It was not so long ago that if you let slip on a date that, as a late-twenty-to-mid-thirtysomething, you still lived with your parents, that date was over.
Your former future soulmate might sputter something like: “You live with your mom? Call me never!”
In films, it was a trope used to fly a red flag, a symptom of arrested development, a failure to leave the roost or at least proof of an immature desire not to.
Fast forward to today. Your date might lean over and purr into your ear,
“It’s so attractive how you’re willing to sacrifice in order to achieve your long-term financial goals.”
Millennials, love them or hate them, have become pragmatists. The rent is too damn high and house prices have been out of reach for too long, so the generation twice bruised by financial crises has gone and eroded the stigma about moving in with mom and dad. Forget symbolic independence, for those who can, living at home is the new frugal-chic.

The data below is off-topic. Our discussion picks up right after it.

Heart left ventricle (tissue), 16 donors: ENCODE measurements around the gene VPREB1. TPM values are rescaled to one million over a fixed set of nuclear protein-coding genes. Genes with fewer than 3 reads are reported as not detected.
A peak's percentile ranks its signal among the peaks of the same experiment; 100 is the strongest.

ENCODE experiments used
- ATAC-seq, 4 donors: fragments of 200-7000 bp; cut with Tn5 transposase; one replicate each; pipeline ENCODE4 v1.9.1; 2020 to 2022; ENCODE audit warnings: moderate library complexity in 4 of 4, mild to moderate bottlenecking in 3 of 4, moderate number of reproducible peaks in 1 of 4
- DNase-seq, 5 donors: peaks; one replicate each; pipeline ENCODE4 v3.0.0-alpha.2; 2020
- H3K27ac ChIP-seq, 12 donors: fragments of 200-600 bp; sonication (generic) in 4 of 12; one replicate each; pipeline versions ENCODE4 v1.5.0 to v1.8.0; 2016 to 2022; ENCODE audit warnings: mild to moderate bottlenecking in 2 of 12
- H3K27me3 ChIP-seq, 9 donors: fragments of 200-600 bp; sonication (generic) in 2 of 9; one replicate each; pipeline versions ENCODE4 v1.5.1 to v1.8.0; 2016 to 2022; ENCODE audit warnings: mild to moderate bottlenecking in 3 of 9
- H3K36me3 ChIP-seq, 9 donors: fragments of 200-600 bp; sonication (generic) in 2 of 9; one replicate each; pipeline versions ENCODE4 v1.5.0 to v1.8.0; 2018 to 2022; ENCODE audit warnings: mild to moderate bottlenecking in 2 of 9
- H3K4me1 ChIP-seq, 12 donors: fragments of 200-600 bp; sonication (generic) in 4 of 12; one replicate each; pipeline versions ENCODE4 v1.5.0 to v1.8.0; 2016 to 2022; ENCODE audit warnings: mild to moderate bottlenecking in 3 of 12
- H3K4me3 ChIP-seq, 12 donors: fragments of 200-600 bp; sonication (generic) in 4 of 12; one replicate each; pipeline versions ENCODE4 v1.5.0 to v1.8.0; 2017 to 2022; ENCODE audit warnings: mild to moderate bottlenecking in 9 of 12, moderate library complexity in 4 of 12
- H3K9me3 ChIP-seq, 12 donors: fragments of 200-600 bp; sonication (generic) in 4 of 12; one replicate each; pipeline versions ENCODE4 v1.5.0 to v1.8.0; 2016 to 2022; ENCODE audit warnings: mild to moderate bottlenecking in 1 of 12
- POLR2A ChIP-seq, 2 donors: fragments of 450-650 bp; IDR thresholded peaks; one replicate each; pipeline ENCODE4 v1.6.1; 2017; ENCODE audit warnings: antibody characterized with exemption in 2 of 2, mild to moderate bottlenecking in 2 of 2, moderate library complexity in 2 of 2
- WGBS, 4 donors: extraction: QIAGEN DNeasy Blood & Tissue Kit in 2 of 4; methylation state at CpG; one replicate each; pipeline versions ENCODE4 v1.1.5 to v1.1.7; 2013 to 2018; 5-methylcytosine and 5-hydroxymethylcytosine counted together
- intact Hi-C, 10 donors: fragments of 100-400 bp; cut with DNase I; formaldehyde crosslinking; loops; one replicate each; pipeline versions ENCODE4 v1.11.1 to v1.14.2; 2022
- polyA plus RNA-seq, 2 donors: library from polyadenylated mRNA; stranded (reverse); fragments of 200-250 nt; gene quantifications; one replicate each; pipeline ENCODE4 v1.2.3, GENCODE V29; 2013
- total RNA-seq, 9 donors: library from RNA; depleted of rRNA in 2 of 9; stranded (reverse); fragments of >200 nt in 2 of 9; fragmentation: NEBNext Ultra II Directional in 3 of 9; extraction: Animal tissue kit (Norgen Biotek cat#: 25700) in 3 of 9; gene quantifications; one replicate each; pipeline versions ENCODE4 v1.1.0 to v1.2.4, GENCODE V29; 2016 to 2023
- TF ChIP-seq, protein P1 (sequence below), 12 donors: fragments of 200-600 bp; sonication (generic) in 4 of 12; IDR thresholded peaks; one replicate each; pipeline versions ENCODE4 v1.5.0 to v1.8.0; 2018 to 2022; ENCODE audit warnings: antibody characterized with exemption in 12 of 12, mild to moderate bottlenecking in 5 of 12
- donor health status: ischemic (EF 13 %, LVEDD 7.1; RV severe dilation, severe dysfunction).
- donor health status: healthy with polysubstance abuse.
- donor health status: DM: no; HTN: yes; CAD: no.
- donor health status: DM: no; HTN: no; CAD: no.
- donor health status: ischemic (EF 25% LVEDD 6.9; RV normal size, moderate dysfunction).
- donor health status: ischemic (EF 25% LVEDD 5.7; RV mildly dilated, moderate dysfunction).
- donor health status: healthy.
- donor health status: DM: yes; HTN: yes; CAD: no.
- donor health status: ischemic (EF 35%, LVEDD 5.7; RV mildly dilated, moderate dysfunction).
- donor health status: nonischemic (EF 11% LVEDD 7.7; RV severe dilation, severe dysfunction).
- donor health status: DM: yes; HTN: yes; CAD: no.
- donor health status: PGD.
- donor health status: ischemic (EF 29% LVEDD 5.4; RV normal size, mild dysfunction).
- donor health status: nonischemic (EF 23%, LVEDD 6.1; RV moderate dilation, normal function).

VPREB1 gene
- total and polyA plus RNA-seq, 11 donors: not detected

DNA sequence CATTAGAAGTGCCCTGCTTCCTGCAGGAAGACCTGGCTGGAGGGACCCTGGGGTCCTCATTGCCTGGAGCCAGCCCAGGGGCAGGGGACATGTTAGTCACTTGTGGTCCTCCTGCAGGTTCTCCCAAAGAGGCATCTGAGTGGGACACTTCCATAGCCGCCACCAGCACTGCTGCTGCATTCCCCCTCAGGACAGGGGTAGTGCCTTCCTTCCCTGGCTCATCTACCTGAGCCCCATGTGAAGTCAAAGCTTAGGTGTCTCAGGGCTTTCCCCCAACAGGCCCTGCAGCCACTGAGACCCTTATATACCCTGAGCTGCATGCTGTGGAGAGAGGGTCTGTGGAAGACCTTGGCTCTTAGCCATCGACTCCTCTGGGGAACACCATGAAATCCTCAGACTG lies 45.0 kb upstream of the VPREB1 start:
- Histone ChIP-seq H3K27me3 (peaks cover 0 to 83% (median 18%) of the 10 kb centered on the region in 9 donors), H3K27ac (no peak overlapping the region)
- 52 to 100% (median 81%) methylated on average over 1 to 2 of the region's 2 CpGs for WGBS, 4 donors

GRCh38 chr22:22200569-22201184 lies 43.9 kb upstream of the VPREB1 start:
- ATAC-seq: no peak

We were already the most likely generation to live at home. In 2018,
15 per cent of American millennials lived with their parents despite high rates of employment, according to Pew Research. In the UK, the number of 20 to 34-year-olds living at home rose 46 per cent over the past 20 years to 3.5m.